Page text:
In one embodiment of the invention, the connecting element is a D-ring connected to one side of a crampon and the binding strap is a binding strap connected to an opposite side of the crampon. The fastening system is utilized to securely fastenthe crampon to a mountain climbing boot. The lever element includes a rigid aluminum plate curve slightly to conform approximately to the curvature of the binding strap when it is tightened over an upper portion of the mountain climbing boot. A portionof the binding strap is riveted to the curved aluminum plate such that the portion of the binding strap lies snugly against both opposed major surfaces of the curved aluminum plate, forming a lever assembly including the curved aluminum plate and theportion of the binding strap attached thereto. A short end portion of the binding strap extends beyond a pivot end of the curved element of the plate. The lever assembly which pivots about the D-ring contacts the short end portion of the binding strap.

In order to fasten the binding strap to the D-ring, the lever assembly is inserted through the D-ring so that the portion of the binding strap attached to the concave surface of the curved aluminum plate contacts the D-ring. The user presses theouter end of the lever assembly against the D-ring to ply or force the D-ring and the binding strap together. The D-ring slides along the interior concave surface of the lever assembly to the inner end of the curved aluminum plate and pivots about theshort end portion of the binding strap. The user continues to turn the lever about the pivot point until it has rotated approximately 180.degree. from its initial position. The user then slips the lever assembly under the retaining clip is a stiffaluminum element attached to the underside of the tension portion of the binding strap and extending vertically upward from an edge of the tensioned portion of the binding strap and over the top of the tensioned portion of the binding strap at a distanceabove the upper surface of the tensioned portion of the binding strap sufficient to accommodate the lever assembly. A downwardly extending retaining flange having an upwardly extending lip extends from the upper portion of the retaining clip. To slipthe lever assembly under the retaining clip, the user moves the lever assembly laterally, pushes the lever assembly under the lip, and forces the lever assembly against the side of the clip so that the lever assembly is aligned with the tensioned portionof the strap. The lever assembly then slips past the retaining flange. The retaining flange thus prevents lateral movement of the lever assembly unless the user applies upward force against the lip of the retaining clip. The amount of tension producedin the binding strap by the foregoing operation is predetermined by adjusting a slip ring or slider type adjusting element which adjusts the length of the end of the binding strap attached to the opposite side of the crampon.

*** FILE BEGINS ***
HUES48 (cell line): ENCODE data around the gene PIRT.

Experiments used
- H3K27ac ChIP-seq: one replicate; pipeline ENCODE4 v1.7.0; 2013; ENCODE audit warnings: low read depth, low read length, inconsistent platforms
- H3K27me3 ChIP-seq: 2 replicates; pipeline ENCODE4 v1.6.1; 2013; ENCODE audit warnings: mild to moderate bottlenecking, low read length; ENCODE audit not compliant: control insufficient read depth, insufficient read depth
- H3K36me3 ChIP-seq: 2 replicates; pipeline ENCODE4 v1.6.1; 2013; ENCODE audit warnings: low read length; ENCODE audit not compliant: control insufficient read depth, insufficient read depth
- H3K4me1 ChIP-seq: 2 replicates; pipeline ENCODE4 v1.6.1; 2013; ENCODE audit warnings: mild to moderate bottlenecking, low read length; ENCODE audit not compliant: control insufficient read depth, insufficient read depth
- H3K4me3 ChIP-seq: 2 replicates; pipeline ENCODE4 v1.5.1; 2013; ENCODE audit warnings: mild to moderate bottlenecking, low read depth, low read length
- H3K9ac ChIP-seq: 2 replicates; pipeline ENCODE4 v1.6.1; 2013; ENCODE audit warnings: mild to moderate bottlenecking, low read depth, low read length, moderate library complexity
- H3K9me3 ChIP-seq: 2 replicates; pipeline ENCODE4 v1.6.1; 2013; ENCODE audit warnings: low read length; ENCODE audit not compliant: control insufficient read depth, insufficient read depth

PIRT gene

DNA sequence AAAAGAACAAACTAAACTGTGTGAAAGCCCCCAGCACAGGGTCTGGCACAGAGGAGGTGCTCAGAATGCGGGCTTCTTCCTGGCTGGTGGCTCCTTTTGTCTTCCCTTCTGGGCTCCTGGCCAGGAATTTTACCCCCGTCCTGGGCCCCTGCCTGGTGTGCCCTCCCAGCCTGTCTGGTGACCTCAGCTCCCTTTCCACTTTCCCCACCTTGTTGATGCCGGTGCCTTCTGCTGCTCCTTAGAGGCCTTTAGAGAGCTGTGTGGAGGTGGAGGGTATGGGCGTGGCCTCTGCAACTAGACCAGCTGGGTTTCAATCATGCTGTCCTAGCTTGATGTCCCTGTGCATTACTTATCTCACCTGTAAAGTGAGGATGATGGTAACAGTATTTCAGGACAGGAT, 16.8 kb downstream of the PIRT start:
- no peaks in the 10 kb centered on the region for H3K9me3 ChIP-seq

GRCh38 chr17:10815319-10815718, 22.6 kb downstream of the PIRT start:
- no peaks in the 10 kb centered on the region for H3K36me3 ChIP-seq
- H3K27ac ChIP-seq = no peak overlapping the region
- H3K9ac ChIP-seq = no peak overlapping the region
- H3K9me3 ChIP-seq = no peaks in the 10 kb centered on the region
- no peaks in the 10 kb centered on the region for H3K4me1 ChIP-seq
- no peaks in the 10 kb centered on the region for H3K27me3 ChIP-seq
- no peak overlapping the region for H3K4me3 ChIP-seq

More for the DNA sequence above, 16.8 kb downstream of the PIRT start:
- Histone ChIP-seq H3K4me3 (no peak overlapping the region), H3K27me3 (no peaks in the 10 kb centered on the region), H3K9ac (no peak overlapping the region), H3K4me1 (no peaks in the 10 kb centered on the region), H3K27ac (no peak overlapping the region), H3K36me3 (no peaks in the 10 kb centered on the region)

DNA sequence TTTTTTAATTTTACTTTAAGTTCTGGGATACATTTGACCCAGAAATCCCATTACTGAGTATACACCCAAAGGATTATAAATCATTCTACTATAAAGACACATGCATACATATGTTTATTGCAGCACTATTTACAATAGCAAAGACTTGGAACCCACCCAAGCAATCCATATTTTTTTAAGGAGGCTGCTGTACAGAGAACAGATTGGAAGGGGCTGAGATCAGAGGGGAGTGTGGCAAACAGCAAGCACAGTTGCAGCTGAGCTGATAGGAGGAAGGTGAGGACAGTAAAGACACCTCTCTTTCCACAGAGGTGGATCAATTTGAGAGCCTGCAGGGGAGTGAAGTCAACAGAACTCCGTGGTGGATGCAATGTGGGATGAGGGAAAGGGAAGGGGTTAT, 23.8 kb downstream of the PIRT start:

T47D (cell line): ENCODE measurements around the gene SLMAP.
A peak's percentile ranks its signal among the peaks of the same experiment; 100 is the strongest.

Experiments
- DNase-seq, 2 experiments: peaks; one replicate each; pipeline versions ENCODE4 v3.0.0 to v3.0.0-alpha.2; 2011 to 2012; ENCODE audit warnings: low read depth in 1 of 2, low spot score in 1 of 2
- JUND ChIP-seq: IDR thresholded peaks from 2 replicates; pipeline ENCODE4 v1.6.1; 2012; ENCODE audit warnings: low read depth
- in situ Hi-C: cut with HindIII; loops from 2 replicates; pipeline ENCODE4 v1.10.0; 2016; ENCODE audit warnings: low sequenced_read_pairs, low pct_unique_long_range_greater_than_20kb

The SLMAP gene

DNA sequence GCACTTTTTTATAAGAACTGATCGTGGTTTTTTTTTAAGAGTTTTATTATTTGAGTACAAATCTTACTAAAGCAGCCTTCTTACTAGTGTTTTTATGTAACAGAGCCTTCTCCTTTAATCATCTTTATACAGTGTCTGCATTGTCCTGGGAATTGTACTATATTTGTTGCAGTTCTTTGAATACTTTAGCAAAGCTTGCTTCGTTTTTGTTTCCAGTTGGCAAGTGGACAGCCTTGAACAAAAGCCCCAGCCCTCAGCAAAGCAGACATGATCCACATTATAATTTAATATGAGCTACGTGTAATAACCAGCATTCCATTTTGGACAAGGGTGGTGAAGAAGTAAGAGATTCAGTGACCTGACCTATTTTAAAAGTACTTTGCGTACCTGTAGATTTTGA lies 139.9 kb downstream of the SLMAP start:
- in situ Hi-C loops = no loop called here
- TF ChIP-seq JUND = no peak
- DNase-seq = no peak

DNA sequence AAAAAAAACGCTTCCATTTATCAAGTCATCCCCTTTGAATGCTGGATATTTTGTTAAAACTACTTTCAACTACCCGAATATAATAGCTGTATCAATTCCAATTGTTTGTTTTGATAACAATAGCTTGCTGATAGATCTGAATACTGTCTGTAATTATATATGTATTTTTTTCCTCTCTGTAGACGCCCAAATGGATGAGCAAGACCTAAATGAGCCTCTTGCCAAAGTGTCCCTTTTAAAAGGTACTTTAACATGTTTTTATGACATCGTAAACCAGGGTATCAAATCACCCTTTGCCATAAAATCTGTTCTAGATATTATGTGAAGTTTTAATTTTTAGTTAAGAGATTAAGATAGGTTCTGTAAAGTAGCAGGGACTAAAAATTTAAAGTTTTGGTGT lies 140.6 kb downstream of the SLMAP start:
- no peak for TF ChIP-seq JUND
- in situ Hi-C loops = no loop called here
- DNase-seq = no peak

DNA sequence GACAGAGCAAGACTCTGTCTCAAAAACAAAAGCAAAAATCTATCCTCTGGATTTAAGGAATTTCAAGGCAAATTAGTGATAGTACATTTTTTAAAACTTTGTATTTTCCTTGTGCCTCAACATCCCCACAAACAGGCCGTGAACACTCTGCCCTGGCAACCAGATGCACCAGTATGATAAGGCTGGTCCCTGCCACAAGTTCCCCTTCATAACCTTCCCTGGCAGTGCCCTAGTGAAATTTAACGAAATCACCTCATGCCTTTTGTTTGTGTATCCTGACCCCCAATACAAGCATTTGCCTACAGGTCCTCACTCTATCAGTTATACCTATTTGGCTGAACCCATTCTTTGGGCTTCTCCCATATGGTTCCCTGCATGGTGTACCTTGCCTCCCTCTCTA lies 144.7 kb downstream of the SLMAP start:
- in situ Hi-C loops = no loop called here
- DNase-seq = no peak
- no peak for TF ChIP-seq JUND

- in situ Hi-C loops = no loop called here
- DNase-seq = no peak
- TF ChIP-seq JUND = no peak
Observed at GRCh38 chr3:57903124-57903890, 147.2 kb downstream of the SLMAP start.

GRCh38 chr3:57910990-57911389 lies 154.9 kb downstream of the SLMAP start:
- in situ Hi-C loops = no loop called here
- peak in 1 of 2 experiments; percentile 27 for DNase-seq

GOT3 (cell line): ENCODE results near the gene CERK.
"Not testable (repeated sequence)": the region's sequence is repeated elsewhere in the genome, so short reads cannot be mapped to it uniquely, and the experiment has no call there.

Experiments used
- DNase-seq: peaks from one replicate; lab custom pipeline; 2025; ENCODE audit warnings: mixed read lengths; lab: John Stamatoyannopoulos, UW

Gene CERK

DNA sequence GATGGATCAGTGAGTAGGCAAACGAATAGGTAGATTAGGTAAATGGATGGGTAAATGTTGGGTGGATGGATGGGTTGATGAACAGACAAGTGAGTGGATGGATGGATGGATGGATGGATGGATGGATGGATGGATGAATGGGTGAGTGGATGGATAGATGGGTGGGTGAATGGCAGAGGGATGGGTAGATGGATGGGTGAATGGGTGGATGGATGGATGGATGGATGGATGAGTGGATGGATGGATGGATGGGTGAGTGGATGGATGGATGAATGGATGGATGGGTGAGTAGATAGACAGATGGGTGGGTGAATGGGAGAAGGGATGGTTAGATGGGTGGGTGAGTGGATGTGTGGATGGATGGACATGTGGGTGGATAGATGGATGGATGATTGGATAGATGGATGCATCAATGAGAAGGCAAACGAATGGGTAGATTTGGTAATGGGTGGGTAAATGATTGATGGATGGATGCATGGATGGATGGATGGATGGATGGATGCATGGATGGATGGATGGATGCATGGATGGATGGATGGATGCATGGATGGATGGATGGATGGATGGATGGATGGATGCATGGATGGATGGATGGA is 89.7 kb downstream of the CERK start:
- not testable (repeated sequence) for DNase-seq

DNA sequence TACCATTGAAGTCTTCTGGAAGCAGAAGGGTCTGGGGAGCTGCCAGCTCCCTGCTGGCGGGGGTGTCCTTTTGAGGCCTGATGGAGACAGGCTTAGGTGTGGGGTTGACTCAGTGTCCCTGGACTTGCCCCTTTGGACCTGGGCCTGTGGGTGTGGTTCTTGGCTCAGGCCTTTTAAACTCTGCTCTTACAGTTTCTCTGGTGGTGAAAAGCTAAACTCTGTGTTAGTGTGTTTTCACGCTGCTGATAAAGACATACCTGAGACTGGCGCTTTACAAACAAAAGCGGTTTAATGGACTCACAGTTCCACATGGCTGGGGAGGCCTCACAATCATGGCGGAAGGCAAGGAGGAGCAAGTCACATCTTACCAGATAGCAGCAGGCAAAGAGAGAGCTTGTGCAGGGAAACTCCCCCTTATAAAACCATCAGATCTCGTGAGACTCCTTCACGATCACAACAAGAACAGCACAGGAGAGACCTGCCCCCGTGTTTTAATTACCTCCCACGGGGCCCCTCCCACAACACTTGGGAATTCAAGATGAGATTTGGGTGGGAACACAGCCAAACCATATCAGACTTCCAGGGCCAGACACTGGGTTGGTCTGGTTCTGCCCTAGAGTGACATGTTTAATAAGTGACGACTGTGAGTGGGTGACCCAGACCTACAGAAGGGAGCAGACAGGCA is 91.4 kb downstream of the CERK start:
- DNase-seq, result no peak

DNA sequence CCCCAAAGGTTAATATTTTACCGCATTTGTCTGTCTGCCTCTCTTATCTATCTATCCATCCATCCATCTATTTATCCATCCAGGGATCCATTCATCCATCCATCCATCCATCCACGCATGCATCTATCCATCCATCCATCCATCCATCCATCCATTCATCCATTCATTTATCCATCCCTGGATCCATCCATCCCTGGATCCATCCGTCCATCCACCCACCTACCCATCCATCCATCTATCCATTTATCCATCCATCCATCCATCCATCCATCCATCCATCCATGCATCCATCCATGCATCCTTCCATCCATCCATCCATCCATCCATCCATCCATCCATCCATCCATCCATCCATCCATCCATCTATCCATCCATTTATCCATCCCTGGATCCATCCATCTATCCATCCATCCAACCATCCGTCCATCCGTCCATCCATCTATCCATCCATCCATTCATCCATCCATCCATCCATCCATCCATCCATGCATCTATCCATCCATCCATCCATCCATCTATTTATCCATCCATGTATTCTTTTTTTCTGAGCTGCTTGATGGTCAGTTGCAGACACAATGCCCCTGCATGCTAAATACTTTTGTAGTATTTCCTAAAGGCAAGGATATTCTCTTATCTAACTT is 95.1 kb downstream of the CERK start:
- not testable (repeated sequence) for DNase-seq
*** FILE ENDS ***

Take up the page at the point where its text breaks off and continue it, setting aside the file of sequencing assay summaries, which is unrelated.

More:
In other embodiments of the invention, the fastener is utilized in conjunction with binding straps for other types of devices than crampons. The fastener is especially useful for fastening snowshoe bindings and backpack waistbands under adverseweather conditions.

BRIEF DESCRIPTION OF THE DRAWINGS

FIG. 1 is a partial perspective view showing a binding strap fastener attaching a crampon to the toe of a hiking boot.

FIG. 2 is a plan view of the fastener of FIG. 1.

FIG. 3 is a section view taken along section lines 3--3 of FIG. 2.

FIG. 4 is a sectional view taken along sections 4--4 of FIG. 2.

FIGS. 5A-5C show a sequence of perspective views useful in describing the operation of the fastener of FIG. 1.

FIG. 6 illustrates an alternate embodiment of the D-ring of FIG. 1.

DESCRIPTION OF THE INVENTION

Referring to FIG. 1, hiking boot 1 has a crampon (previously described), designated by reference numeral 3, attached thereto by means of a plurality of binding straps. Crampons of the type shown on pages 13-19 of issue 13 (April, 1978) of theMountain Safety Research Catalogue & Newsletter can be readily utilized. Crampon 3 includes a plurality of spikes including spikes 3A and 3B and a plurality of other spikes (not shown in FIG. 1). Eyelet 9 is rigidly connected to crampon 3. D-ring 11is looped through eyelet 9. Binding strap assembly 5, which includes binding strap 12, slider 16 and fastener 17, is connected to a D-ring and crampon eyelet (not shown) on the hidden side of boot 1. Fastener 17 is utilized to tighten binding strap 12against D-ring 11, thereby securing crampon 3 to the bottom of boot 1. As will be subsequently explained, slider 16 is utilized to adjust the length of a tensioned portion of strap 12 before fastener 17 is fastened.

Binding strap assembly 7 including binding strap 13A, 13B, slider 14 and fastener 17' is connected to a D-ring and crampon eyelet which are located toward the heel of boot 1 but not shown in the partial view of FIG. 1. A second strap fastener17', only partially shown in FIG. 1, is connected to an eyelet extending up from prong 3B on the hidden side of boot 1, and tightens a section of strap extending to slider 14, which is identical to slider 16.

The details of strap fastener 17 can be best understood by referring to FIGS. 1-4 while reading the following description. Fastener 17 includes a rigid, slightly curved aluminum lever plate 30 sandwiched between portions of strap 12. Strap 12is preferably made from nylon reinforced neoprene, rather than nylon strap material or leather, because in extremely cold weather nylon may become water soaked and may then freeze, becoming stiff and possibly cracking; leather also absorbs water, and hasthe further disadvantages that it stretches severely when wet.